Monday, June 24, 2013

The Big Meeting

Like many others, I watched the leadership training broadcast yesterday afternoon, and like some I watched it at home. (No one but me got the comfort of my General Conference La-Z-Boy seat.)

I did not have huge expectations of great new innovations in the missionary program of the church. (It’s easy to say that after the fact, of course!) I was a little amused by some predictions of what would be announced at the meeting, or what people hoped would be announced.

In the end, the key messages of this meeting were not a lot different from similar meetings in the past: Missionary Work is one part of the work of Salvation. It is not the only part or the most important part, and it cannot be separated from the other parts. Do it. Do it now. And do lots of it. And don’t limit your efforts to finding new people to teach; work on re-finding those sheep who have been lost. And work on getting them all to the temple.

Oh, and we have lots more missionaries. And they’ll do some things a little differently as time goes on, making use of more modern equipment.

But You (meaning Me): get out of that La-Z-Boy and get to work.

It comes as no surprise that the message doesn’t change much. One Eternal Round and all that. And it comes as no surprise that there are some innovations (lower entry ages, electronic media, chapel tours).

What I also found wonderful was just watching Elder Holland conduct the meeting, watching him interact personally with the video “guests” from outside Provo, and having him share his testimony of this incredible work. Seeing that enormous missionary choir was really impressive. I felt sorry for those mission presidents and their wives, and I wondered how many sessions they had already sat through that day and how overwhelmed they might be as they drink from the firehose.

I remember first learning really about the “Unified Effort” when I was a bishop in South America. Our mission president was in our ward, and he taught us well the value of the ward council in helping people to stay active once baptized. We had two ward councils a month to keep track of our 75+/year converts. It was really impressive to see the whole ward council pull together to help these new converts stay active in the gospel (and that ward council was pretty successful at it, too).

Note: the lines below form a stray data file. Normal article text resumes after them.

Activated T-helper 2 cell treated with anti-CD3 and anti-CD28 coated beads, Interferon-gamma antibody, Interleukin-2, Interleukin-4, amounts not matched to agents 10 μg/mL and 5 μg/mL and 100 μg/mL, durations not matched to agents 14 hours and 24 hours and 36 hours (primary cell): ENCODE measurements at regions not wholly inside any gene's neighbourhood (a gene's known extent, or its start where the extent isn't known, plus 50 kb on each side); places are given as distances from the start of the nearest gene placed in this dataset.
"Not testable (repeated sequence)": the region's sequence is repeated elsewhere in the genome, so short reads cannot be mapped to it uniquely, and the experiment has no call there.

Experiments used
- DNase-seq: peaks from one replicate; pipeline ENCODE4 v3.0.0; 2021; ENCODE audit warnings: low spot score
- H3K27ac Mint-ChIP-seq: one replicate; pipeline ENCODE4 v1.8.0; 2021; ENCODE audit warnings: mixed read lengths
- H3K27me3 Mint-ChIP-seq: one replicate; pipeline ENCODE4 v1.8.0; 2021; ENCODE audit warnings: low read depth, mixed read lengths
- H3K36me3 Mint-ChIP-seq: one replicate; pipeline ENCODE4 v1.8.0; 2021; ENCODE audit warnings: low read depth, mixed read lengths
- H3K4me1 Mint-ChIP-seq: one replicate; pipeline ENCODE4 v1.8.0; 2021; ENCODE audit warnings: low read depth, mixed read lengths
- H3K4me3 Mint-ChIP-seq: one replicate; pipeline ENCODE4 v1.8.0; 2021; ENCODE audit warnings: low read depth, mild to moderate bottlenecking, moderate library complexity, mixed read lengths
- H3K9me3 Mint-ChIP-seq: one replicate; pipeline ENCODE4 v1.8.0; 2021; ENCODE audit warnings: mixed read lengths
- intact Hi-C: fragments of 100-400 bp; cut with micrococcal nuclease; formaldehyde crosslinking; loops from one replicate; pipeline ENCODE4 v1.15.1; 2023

The same theme was repeated when I was a bishop in the US when President Hinckley gave his famous “double the number of baptisms” fireside. But the principles were the same. Every new convert needs a friend, a responsibility and to be nurtured by the good word of God. That message certainly has not changed.

I’ve participated in various church councils since I served as a Deacon’s Quorum president over 40 years ago. I learned then what I know now: we almost never need a “new” program to do the work. We need to do the work. Yes, there will be minor shifts in focus from time to time. New tools may be available to aid us in the effort. But in the end, the work of salvation is one-on-one, face-to-face. An old Sting song years ago proclaimed, “Men go crazy in congregations; they only get better one by one.” (Not that I take all my gospel teaching from rock stars, mind you.)

So why such a big meeting to preach a message that has been preached before? I can think of several reasons:

  1. We need to be taught and re-taught. If we got things right the first time around, there would be no need for repentance. And President Packer (bless him!) taught us again in this meeting, we all need repentance. 
  2. There are new people hearing this message for the first time. All those fresh-faced missionaries in the Marriott Center are new to this work. They didn’t see Elder Packer teach the 3-fold mission of the church in the 1980’s, nor hear the brethren teach the unified effort in the 1990s. And they’re not the only ones. Many members of ward and stake councils -- especially in growing areas of the church -- are new to this part of the work, and they are hearing this for the first time.  
  3. There is value in hearing renewed testimony of eternal things. If it were not so, why would we have General Conference twice a year? Why would we have fast & testimony meeting once a month? Each time we hear truth, we have an opportunity for the spirit to touch our hearts.